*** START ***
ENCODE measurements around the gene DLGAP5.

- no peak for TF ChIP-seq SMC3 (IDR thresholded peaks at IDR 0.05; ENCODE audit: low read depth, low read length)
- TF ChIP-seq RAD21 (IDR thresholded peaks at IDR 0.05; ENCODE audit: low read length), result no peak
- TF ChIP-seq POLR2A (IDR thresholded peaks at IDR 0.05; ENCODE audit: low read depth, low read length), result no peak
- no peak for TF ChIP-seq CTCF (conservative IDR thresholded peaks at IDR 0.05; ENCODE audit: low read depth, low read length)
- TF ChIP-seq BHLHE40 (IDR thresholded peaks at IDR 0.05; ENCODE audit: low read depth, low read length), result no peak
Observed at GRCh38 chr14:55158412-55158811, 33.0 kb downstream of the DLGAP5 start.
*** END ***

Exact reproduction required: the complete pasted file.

ENCODE measurements around the gene DLGAP5.

- no peak for TF ChIP-seq SMC3 (IDR thresholded peaks at IDR 0.05; ENCODE audit: low read depth, low read length)
- TF ChIP-seq RAD21 (IDR thresholded peaks at IDR 0.05; ENCODE audit: low read length), result no peak
- TF ChIP-seq POLR2A (IDR thresholded peaks at IDR 0.05; ENCODE audit: low read depth, low read length), result no peak
- no peak for TF ChIP-seq CTCF (conservative IDR thresholded peaks at IDR 0.05; ENCODE audit: low read depth, low read length)
- TF ChIP-seq BHLHE40 (IDR thresholded peaks at IDR 0.05; ENCODE audit: low read depth, low read length), result no peak
Observed at GRCh38 chr14:55158412-55158811, 33.0 kb downstream of the DLGAP5 start.